ECN Fees

Discussion in 'Order Execution' started by bjb1963, Apr 30, 2003.

  1. bjb1963


    I am new to using ECN's for listed trading and have a question. I am being charged and extra .005 for INCA and .0045 for ARCA. Is this right? Seems off to me.
  2. EricP


    I'm not sure what you would mean by 'right', but the following is the deal that your broker dealer gets with ARCA:

    Add liquidity: Rebate of 0.2 cents per share (cps)
    Remove ARCA liquidity: Fee of 0.3 cps
    ARCA order routed outside ARCA for execution: Fee of 0.4 cps

    For INCA, I'm not sure if they've implemented the external routing engine yet. However, for all internally filled orders, the broker dealer fee schedule is as follows:

    Add liquidity: Rebate of 0.2 cps
    Remove liquidity: Fee of 0.3 cps

    For clarification of a few terms. Adding liquidity is when you post a non-marketable order onto the book of the ECN. This adds liquidity (adds an order to the ECN limit order book). Since ECN's want the best and most liquid limit order book to draw additional order flow and volume, they are willing to PAY clients who place and are executed on these orders that add liquidity.

    On the other hand, if there is an existing order on the ECN book to sell WXYZ at 20.10, and you are willing to buy at this price, then your order will be instantly filled against the existing order on the book. Your order has filled those shares, and thus, removed liquidity from the ECN book. As a result, this order will be charged for the execution.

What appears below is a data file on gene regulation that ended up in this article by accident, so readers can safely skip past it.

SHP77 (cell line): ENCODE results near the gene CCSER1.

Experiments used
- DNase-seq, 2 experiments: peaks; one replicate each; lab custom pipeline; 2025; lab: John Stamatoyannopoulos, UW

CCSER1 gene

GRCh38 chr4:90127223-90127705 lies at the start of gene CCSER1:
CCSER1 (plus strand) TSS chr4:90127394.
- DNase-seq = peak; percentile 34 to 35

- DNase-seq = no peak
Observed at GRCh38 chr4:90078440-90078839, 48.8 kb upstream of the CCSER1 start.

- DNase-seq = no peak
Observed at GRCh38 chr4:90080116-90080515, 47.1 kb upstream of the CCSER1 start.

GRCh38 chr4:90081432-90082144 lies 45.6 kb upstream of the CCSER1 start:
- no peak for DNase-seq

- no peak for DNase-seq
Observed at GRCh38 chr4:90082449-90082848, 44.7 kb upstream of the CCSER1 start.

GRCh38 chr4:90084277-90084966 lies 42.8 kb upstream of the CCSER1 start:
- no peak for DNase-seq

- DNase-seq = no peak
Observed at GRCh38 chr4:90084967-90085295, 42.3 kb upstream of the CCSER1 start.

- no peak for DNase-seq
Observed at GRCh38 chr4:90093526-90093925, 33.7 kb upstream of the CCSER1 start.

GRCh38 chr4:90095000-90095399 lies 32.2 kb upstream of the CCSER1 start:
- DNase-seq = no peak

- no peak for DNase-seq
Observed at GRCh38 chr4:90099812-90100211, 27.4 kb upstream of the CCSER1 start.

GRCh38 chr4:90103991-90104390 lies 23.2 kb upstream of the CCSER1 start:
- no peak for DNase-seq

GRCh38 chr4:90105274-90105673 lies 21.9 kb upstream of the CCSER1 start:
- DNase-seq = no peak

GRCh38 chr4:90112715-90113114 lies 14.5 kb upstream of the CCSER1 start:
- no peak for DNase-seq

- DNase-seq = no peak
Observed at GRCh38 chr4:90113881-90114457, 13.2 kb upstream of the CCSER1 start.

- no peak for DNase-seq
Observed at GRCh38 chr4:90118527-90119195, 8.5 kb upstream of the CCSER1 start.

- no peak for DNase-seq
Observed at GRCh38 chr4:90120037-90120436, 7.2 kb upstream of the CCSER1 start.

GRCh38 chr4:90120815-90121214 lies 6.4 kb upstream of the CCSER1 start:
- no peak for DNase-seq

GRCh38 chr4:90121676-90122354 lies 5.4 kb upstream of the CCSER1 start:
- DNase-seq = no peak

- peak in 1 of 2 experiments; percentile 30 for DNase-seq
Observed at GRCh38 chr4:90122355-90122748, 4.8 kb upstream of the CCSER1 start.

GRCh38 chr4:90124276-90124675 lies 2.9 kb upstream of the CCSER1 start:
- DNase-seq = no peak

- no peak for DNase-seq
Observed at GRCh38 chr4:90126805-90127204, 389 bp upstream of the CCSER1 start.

I hope this is clear. To answer your question of whether your ECN fee schedule is 'right'... Broker dealers are free to charge whatever ECN charges they wish. Some will go with a flat rate fee schedule, with no additional markups for ECN fees (IB, for example). Others, will offer very low commission rates and pump up income with higher ECN fees, etc.

    I prefer to stay with a firm that charges good commission rates, and simply passes forward all ECN fees/credits at cost (as shown above).

    Best of luck,

    P.S. => My answer above (and my experience) is for Nasdaq trading... I just noticed that your question specifically mentioned listed trading. The same overall concept applies, though. If I'm not mistaken, at least one ECN (ISLD), has set much lower rebates/fees for all listed orders in order to build more liquidity. In any case, your fees do seem 'high', at least in comparison to what your broker is paying to the ECN's.
  3. As to what is "right", check around and see what other brokers charge. If you don't like your fee, try to negotiate them. You'd be surprised what you can get when you tell them you are leaving.
  4. bjb1963


    Thanks for the responses. I guess what I meant by "right" was that if your rate is .005 then by using ARCA or INCA I am doubling my cost. Just seems a little expensive to me.
  5. lescor


  6. bjb1963


    Lescor, I did not see your reply.
    I just notice I miswrote my original question. For all ECN's I am actually paying an additional 1/2 penny. So if my rate is .008, if I use ARCA, ISLD, INCA, BRUT I am paying .013.
    If this is negotiable how much? What are the firms paying? Am I paying more to use these than everyone else? I see a lot of people use ECN's for listed trading now and I don't see why? I like the added convenience, but with all the complaining about commissions, this just seems like it is way too high.

    Note I only trade NYSE.

    Thanks in advance. Just a newbie.